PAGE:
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Up From Authenticity

By "Guido Veloce"
Illustration by Bruno Paciulli

I was in a conversation several weeks ago in which one person went on a rant against reproductions of antiques, retro car designs, and other "fake," "phony," and "inauthentic" things. I made a mental note never to invite him to our house, where he would find a Mission- style sofa, a Prairie-style lamp, two prints that are modern restrikes from old plates, Tiffany-like art glass vases made in Northern California, and an American-made "Oriental" rug. That's just the living room. There's more faux Tiffany in the dining room along with "lacquer" chairs that were actually painted by an auto body shop. In the kitchen we have an old-style tin ceiling that a graduate student and I put up several months ago. Upstairs, soon there will be an Arts and Crafts-style bed, newly made by a bunch of guys in Oregon. In the basement is one of my toys, a piece of equipment enabling incompetents like me to make joints in wood that look as if a true craftsman cut them by hand, rather than a guy with a power tool habit. Among the few "authentic" pieces of furniture in our home is a hand-carved settle from Indonesia that my dad bought in the 1960s. It is gloriously, wonderfully, authentically ugly. And we did all this without a decorator.

Maybe we're just faux and proud of it, but we like our house and don't feel bad about being surrounded by the "fake," "phony," and "inauthentic" things that triggered the tirade. In fact, we even treasure some of them.

I know, however, that the ranter is not alone in his hatred of inauthenticity. I heard similar arguments twice in my first year at Johns Hopkins. The opening blast was from a visiting friend who wondered how I could stand a campus with "all that fake Georgian brick." The words were crushing because I loved the campus at first sight. Some of the sting disappeared later when I visited his home institution. Its architects probably also worked for Stalin. The second time was when the wife of a colleague took me to task for liking (and probably exemplifying) that "fake, superficial West Coast friendliness." She was right. I still prefer it to genuine surliness.

In American culture today, it seems we frequently want the genuine article--which usually means old, handmade, and inefficient. Although I can appreciate the real thing when I see it, I've never understood what is so great about authenticity. Take old houses, for which there was once a lot of enthusiasm. Until people started trying to live in them. I remember hearing comments in the 1970s like, "These are real houses, made by real carpenters, not like that new mass-produced stuff." The real carpenters who built the real ones I lived in must have had real drinking problems and only an approximate grasp of concepts like "horizontal" and "vertical." I've had "real" sports cars and loved them; yet if we had the money, there would be two shiny new inauthentic cars in front of our house. Each would do things those "real" sports cars never did, like go from point A to point B without breaking down, keep rain off passengers, and hold oil where it belongs, rather than dribble it on the pavement or squirt it on the driver's leg like the automotive equivalent of a very bad dog. When it comes to certain things, do we truly want the genuine experience? I'd stay away from authenticity in dentistry. I'll take synthetic comfort over real pain, and artificial teeth sure beat the alternative.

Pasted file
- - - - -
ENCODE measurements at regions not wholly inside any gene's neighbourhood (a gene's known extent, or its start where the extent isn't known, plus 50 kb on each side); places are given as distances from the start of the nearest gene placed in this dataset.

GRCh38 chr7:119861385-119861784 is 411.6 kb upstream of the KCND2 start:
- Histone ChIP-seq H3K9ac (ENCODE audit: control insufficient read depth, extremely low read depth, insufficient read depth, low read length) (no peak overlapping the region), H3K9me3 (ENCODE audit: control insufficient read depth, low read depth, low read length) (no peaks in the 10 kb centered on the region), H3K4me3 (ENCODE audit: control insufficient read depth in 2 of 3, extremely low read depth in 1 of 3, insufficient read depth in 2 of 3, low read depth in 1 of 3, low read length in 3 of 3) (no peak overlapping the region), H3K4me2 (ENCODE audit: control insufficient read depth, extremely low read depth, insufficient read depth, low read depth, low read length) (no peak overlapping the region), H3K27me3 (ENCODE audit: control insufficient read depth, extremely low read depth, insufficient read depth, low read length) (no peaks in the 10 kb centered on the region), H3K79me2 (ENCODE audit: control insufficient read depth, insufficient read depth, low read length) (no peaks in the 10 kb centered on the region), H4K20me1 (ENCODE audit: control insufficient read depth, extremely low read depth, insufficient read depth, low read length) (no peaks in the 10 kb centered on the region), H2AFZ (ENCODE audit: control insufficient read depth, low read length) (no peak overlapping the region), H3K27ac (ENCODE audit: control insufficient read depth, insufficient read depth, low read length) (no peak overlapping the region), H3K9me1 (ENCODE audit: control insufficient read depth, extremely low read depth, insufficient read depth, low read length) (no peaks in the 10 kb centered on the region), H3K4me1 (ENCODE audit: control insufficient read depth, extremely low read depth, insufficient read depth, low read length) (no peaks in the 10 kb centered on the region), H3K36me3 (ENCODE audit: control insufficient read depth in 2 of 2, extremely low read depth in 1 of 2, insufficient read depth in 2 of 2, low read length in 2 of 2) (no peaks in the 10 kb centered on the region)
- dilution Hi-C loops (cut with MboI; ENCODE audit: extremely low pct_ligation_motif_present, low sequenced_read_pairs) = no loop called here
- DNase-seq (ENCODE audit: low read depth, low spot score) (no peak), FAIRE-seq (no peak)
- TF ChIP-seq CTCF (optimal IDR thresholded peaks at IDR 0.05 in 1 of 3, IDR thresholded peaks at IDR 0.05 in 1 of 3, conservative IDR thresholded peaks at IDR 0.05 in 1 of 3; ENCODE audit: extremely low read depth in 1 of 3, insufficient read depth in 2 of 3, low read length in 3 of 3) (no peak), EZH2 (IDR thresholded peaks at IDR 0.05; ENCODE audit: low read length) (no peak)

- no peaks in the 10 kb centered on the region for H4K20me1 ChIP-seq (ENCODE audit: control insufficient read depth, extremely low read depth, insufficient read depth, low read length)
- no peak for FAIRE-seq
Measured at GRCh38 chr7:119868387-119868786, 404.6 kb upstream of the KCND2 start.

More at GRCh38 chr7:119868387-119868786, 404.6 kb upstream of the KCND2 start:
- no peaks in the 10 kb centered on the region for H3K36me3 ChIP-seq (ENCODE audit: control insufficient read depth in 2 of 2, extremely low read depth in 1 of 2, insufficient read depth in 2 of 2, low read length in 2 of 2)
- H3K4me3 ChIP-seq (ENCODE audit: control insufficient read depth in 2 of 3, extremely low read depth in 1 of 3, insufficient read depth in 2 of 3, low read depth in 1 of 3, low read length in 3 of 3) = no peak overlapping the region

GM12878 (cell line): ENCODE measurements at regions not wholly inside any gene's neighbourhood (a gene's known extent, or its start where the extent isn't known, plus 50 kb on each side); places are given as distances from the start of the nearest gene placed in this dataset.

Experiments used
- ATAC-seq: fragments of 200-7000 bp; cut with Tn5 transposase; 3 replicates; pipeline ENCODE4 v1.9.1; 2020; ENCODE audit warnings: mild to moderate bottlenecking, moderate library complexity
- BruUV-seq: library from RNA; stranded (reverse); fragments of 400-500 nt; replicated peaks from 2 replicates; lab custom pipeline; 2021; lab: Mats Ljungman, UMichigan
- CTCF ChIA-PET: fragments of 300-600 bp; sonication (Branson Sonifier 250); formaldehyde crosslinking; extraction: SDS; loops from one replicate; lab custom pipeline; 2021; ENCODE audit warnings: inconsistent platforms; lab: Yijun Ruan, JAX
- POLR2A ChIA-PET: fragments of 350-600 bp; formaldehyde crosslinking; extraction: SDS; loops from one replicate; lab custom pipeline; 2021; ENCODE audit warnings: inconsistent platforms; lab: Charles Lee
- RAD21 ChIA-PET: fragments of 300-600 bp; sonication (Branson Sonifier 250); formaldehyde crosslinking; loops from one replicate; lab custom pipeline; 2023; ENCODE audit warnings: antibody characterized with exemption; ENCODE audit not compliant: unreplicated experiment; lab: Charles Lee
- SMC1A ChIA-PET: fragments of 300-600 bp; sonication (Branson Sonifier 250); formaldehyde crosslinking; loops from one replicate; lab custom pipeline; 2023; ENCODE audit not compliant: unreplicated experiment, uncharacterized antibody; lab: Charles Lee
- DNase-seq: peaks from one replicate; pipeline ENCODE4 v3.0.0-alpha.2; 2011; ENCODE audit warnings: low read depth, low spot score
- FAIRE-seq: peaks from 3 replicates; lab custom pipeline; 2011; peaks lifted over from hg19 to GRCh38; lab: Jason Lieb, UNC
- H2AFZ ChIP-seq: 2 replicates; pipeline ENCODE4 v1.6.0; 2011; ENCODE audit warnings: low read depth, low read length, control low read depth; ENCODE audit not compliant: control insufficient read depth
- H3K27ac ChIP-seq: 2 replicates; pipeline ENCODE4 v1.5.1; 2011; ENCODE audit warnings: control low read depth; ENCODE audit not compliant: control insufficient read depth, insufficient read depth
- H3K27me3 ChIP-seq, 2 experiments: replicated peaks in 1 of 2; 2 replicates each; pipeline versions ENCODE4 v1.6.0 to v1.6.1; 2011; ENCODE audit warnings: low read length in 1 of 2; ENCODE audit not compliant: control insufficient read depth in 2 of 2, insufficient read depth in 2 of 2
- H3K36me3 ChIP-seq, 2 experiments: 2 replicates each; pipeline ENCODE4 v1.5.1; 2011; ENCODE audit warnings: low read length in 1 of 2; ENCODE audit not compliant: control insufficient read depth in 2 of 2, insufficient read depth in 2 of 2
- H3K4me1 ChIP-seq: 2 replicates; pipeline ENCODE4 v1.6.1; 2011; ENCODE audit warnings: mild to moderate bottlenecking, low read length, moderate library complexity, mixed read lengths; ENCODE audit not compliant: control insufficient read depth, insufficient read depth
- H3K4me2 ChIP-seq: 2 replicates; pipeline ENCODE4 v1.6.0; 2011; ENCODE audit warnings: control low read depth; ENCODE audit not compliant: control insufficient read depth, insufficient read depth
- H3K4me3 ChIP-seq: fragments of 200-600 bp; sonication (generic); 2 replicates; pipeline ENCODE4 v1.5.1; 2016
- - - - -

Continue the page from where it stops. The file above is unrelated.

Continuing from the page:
For those like the guy whose rant set me off on my rant, I also think there is a double standard. When an Italian guy pretending to be an American sings to an American woman pretending to be Japanese, it's art. It's the genuine article, the real Madam Butterfly. Our things, however, are fake by his standards, because they aren't old or "natural," even though the tin ceiling was pressed from molds that have been pressing them for a century. It should be possible to treasure things for how they look and make us feel, not for their origins or antiquity.

As for his house, I wish him happy authenticity. I saw the perfect place for him a couple of years ago, sold inexpensively after the death of an elderly woman who hadn't changed a thing since she bought it in the 1950s. The Formica table, red linoleum, and turquoise refrigerator were the real thing.

"Guido Veloce" is a Johns Hopkins University professor.

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